“Nobody worth your attention gives a damn if you stutter,” writes Cheryl Strayed, replying in her Rumpus Dear Sugar column to a woman who anonymously wrote to her as ‘Ashamed and Afraid’.
With her characteristic mix of tenderness and insight, Cheryl tells A & A, “It’s time for you to do the work you need to do to become the person you must be. That means tossing out the ugly and false notions you have about your stutter and taking in the fact that you have the power to redirect the blowtorch of your self-hatred and turn it into love.”
It is a beautiful piece, one that glues your eyes to the page and gives you whiplash from nodding your head so vigorously in agreement.
It is the type of writing that unifies us. Stuttering or not we all need to work on becoming the people we’re here to be. We all need to foster our own resilience, that ineffable quality that allows some people to be knocked down by life and and come back stronger than ever.
Strayed has that quality in spades and in my interviews for Out With It I saw resilience in the most successful stutterers I met. Stuttering might have battered their self-esteem for some part of their childhood, but they were not cowed by it. They described it as ‘toughening them up’, as ‘increasing their empathy’, as ‘instilling a fighting instinct.’ They were formed, rather than undone, by their struggle.
They were not unique, or superhuman, in their ability. We are all capable of astonishing resistance, coping, recovery and success. We just need to work out how we can withstand, rebound and transform the inevitable obstacles of our life into triumphs.
In The Resilience Factor, Karen Reivich and Andrew Shatte explain seven elements that anyone can cultivate to boost their own resilience:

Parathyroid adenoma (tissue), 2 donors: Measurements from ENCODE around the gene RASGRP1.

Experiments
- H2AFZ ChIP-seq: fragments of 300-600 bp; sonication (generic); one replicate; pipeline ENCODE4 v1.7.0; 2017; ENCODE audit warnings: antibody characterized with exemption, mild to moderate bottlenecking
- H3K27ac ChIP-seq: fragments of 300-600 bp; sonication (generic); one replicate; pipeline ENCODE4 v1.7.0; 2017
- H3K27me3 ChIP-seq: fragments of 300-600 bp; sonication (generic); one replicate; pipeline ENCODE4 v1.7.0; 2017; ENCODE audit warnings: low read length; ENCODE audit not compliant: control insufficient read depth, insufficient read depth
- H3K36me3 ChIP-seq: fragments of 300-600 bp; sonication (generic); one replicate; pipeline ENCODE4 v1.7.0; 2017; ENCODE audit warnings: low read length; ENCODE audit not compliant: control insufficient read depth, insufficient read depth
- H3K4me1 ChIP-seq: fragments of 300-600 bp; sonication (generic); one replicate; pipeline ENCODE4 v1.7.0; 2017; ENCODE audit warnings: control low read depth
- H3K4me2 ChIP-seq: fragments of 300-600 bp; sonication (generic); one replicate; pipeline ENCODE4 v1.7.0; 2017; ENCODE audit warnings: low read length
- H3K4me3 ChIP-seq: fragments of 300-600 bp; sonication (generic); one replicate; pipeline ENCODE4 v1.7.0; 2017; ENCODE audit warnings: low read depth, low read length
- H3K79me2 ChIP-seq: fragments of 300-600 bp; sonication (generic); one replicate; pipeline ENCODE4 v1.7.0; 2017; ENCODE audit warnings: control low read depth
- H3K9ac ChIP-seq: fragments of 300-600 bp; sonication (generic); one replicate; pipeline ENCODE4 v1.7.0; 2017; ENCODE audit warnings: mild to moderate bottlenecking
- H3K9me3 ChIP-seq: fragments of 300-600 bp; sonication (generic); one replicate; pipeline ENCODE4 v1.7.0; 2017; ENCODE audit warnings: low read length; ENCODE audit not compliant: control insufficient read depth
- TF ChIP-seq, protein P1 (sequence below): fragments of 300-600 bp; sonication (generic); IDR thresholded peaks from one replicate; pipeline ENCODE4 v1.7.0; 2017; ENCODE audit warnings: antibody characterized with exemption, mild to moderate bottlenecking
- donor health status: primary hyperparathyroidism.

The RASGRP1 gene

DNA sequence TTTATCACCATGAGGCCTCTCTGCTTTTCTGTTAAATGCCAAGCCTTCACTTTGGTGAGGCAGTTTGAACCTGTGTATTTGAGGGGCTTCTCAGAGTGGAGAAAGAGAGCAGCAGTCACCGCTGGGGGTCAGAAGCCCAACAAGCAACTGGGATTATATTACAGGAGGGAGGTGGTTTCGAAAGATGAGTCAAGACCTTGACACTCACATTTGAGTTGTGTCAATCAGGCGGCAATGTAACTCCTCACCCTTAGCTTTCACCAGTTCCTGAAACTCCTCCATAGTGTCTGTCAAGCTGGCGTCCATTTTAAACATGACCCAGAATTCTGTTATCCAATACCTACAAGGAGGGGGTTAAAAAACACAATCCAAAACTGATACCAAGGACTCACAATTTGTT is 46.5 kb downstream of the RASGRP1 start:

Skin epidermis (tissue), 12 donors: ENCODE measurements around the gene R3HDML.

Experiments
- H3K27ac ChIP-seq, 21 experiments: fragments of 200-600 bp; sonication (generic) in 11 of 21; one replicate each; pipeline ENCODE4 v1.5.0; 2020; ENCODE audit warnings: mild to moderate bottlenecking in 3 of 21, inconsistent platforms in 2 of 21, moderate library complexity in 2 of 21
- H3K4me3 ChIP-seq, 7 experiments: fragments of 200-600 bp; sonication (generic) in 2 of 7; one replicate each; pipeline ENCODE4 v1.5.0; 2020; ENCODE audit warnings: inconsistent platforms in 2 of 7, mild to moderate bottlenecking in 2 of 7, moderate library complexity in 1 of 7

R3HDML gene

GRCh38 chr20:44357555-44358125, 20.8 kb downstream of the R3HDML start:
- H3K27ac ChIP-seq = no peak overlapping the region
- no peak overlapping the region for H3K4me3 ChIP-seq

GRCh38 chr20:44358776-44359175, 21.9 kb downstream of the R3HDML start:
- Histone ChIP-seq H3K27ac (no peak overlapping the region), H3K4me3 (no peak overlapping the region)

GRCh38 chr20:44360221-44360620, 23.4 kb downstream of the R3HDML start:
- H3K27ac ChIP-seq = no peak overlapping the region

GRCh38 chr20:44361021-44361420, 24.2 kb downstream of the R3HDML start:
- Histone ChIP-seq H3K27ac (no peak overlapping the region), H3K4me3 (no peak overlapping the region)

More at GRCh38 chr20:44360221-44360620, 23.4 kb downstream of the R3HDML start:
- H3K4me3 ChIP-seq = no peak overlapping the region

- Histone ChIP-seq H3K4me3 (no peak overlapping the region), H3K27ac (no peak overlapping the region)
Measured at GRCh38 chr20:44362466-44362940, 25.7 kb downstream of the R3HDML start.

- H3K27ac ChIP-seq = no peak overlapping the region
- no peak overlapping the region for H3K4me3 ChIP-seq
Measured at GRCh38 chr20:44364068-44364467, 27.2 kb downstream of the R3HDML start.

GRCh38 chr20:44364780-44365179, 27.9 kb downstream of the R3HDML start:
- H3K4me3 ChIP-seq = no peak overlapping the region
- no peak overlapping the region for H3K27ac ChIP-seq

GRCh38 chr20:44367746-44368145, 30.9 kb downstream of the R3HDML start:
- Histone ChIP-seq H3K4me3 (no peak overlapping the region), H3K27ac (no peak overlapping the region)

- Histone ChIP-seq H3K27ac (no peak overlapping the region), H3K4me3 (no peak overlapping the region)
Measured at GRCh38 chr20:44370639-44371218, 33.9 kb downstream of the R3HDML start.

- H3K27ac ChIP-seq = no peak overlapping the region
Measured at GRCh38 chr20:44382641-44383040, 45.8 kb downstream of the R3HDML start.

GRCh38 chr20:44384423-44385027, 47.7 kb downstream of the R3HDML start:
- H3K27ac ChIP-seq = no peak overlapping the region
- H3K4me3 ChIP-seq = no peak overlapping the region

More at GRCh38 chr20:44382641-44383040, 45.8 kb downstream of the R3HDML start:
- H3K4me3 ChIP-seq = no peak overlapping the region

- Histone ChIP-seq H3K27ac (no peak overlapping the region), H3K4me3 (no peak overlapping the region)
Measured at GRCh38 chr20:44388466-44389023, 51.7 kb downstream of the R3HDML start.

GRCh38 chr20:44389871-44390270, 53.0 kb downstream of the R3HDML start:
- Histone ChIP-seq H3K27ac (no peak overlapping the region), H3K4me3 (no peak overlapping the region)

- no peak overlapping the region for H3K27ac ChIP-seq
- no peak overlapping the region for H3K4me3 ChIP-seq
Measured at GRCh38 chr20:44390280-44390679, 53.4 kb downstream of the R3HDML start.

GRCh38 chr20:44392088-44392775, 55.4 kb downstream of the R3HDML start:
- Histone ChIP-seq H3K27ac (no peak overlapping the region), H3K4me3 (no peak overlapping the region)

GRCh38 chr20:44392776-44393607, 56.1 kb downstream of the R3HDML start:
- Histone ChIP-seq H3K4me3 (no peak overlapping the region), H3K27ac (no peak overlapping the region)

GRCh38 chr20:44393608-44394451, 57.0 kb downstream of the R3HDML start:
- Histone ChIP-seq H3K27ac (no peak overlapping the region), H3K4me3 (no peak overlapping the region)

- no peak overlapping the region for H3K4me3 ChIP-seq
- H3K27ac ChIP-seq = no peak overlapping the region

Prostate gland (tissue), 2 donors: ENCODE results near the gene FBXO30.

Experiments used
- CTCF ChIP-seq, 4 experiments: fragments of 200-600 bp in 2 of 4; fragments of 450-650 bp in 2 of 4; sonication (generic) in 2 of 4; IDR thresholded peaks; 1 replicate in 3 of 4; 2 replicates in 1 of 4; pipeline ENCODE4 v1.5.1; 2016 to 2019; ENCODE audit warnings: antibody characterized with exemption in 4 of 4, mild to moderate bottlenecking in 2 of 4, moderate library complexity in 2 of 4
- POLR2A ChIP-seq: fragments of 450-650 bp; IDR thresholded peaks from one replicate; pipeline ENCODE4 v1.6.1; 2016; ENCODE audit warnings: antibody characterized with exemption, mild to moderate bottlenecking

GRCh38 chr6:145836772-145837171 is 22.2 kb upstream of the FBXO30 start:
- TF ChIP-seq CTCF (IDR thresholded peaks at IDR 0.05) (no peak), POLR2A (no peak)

1) Emotional regulation. The ability to respond appropriately in any given situation and control our emotions and behaviours so they are productive rather than knee-jerk reactions.
2) Impulse control. The necessity to notice our thoughts and sit with them for a moment, quietly, before we react.
3) Empathy. The capacity to understand and share the feelings of others, so we can keep ourselves from misreading situations.
4) Optimism. Not irrational optimism, rather the ability to believe that things can change for the better, to hope for the future, without denying the reality of our lives. The need to aspire and work towards positive outcomes without assuming that they are a forgone conclusions.
5) Causal analysis. The ability to accurately identify the causes of problems and think flexibility. The so-called father of positive psychology, Dr Martin Seligman, focuses on explanatory styles as the the habitual way we explain the good and the bad things that happen to us. The need to look for specific, limited, short-term explanations for bad events rather than seeing them as permanent, personal and pervasive.
6) Self-efficacy. The sense that we are effective in the world, the belief that we can succeed at solving our problems.
7) Reaching out. The intention to create nurturing relationships and strong social support. We often learn by mimicry and a resilient, trusting and supportive community incubates reserves of optimism and resilience.
All of us will face failure at some point in our lives. Those who have been shielded from difficulty, who have spent their life coddled and protected, are not always the most successful.
Those who grow up battling against some form of adversity need more grit, more social intelligence and more self-control to create the kind of giant, full lives they aspire to. If they can develop the strength to derive knowledge and meaning from their setbacks, they are at a significant character advantage. As the researcher Ann Masten puts it, “resilient children have the benefit of ordinary magic.”
Do you have that ordinary magic? How often are you able to transform the setbacks of life into everyday triumphs?